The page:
Practices have adapted to COVID-19 in many ways, including doctors or some staff working from home. Patient data now exists where it hadn’t been found before, and is being transported between locations as never before. Are you taking reasonable steps to protect patient data in this new environment?
Concern about meeting HIPAA requirements would have slowed adoption of new work configurations, even as the need for social distancing grew rapidly. To remove this barrier and encourage doctors and practices to rapidly try work from home and telehealth, the Office of Civil Rights (OCR), which is charged with enforcing HIPAA, temporarily reduced enforcement activities in certain areas. This will not last.
At its core, HIPAA compliance is based on taking reasonable efforts to prevent exposure of protected patient information. When we look back, what will be considered reasonable when every practice was scrambling to adapt is likely to be very different from what will be reasonable after the period of scrambling is past. Enforcement will be coming back, and unless you already had policies governing work from home, its time to put these in place.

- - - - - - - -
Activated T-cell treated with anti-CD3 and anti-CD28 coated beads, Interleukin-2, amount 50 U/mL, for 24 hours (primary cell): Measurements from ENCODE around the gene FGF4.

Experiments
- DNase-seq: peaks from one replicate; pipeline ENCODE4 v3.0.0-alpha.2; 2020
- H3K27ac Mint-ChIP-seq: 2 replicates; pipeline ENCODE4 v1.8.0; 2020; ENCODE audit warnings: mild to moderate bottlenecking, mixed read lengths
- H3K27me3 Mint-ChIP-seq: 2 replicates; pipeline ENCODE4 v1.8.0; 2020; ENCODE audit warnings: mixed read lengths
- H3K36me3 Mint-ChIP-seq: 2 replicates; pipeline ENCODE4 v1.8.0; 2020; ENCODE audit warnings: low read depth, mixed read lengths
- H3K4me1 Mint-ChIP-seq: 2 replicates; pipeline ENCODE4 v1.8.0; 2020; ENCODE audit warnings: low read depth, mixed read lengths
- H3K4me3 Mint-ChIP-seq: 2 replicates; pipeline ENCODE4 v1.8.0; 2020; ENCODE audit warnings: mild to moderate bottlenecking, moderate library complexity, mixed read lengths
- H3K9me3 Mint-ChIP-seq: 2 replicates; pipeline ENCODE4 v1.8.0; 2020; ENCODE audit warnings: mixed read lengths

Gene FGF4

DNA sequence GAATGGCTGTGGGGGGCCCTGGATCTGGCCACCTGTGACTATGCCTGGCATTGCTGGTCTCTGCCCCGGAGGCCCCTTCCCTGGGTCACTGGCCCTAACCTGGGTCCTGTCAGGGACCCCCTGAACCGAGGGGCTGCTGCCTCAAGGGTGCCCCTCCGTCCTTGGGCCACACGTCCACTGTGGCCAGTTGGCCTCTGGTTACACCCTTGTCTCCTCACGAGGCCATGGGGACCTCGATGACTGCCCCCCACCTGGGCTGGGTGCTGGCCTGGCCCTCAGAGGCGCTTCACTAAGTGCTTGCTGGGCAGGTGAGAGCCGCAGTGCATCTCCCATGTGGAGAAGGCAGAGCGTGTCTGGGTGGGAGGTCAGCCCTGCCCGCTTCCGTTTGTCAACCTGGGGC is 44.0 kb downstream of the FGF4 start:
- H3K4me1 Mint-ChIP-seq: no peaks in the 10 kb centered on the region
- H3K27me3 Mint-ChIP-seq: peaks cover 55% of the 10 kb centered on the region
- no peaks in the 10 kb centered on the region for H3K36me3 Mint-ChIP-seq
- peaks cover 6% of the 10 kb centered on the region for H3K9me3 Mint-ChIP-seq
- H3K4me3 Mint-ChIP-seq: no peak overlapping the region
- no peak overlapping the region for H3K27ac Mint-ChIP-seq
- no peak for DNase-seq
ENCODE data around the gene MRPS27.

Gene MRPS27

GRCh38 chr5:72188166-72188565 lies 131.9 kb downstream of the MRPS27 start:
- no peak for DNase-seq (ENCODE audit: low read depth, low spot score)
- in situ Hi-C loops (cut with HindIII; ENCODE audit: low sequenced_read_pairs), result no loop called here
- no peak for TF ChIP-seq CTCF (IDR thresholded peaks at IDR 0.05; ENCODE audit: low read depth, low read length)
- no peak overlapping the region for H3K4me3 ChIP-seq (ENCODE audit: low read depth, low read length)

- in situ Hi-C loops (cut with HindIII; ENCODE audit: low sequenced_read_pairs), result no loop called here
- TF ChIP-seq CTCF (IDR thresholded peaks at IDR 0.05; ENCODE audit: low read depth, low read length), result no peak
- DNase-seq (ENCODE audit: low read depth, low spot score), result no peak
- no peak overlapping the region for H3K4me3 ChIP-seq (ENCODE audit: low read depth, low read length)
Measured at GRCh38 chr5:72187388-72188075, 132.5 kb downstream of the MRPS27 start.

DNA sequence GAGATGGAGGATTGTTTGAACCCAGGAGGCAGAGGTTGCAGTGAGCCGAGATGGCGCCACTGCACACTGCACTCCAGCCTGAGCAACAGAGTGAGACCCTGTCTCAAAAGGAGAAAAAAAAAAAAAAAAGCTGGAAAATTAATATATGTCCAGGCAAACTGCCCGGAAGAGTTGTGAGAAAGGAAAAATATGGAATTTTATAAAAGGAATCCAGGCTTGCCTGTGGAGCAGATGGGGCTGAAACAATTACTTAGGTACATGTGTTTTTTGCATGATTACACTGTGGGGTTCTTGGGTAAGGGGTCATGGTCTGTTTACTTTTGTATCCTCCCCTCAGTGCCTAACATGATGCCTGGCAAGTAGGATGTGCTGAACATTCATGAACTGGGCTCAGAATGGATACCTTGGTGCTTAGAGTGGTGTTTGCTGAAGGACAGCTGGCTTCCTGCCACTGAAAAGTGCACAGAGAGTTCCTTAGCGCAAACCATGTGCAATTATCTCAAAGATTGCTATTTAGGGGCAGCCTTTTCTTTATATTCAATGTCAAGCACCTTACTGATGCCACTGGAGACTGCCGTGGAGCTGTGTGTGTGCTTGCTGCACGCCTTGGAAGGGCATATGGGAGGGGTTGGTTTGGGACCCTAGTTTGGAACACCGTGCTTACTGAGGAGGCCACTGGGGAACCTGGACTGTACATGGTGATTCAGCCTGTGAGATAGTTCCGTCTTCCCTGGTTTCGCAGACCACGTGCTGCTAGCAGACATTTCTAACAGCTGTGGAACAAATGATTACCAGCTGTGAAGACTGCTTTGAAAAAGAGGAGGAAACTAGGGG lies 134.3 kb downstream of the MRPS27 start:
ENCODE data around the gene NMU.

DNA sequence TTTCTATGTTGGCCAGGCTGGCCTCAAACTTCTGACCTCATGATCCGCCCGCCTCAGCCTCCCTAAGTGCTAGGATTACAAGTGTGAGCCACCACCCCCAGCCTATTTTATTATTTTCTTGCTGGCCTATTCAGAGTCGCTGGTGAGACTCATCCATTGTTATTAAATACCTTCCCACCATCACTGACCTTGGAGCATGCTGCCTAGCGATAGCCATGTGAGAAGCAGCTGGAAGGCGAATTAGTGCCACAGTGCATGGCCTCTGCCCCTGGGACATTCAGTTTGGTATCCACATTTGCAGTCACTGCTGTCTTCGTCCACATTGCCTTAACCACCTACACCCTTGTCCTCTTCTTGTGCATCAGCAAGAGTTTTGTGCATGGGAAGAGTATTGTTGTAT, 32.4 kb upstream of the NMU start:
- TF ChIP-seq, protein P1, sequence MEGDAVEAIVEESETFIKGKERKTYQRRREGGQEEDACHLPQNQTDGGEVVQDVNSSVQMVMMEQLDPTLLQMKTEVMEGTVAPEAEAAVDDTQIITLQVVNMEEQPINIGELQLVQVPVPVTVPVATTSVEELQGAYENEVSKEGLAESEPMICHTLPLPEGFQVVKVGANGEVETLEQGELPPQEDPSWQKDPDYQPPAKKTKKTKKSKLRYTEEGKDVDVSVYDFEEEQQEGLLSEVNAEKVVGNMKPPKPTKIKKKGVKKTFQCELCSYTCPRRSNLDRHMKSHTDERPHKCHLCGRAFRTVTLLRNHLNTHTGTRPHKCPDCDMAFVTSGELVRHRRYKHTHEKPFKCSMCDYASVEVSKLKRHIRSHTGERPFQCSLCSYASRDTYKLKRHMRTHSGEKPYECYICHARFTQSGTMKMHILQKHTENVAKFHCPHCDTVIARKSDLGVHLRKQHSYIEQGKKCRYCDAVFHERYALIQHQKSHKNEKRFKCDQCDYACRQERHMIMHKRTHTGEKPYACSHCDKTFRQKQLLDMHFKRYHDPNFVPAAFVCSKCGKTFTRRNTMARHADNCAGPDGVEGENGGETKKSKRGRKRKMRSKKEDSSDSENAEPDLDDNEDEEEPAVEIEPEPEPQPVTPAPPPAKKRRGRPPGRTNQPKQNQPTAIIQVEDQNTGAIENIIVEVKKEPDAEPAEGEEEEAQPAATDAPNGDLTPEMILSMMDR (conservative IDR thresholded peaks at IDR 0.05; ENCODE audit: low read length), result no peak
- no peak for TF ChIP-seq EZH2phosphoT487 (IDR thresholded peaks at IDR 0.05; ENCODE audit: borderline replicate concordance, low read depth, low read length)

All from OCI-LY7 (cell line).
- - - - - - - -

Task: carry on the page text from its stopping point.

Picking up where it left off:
Here are some DOs and DON’Ts, specific to working from home:
• DON’T use the computer in an accessible place in the home where others may see your screen.
• DON’T print documents unless you can immediately secure them from unauthorized viewers.
• DON’T access medical or patient data from computers your family shares and may already be compromised.
• DO use a business system, IT department, or IT consultant to inspect your home computer before use.
• DO use a secure connection to ensure end-to-end encryption of data in transit This can be a VPN to the office or from home to a filtering company that will verify web connection links for safety.
• DON’T throw away documents with patient or sensitive data. Shred them.
• DON’T have phone calls discussing patient information where others can hear the confidential information.
• DO log off if you walk away from the computer, even for a minute – which may turn into 10-20!
• DON’T physically transport data between home and office on an un-encrypted computer or flash drive.
• DO make sure your WiFi is password protected, and that all the computers in your network have strong, up-to-date anti-virus.
While not a comprehensive list, this is a good start. In compliance, more is better, but if you cannot do everything, don’t make the mistake of doing nothing. Do what you can, TRAIN your people in these new best practices, and DOCUMENT what you are doing and that you are training.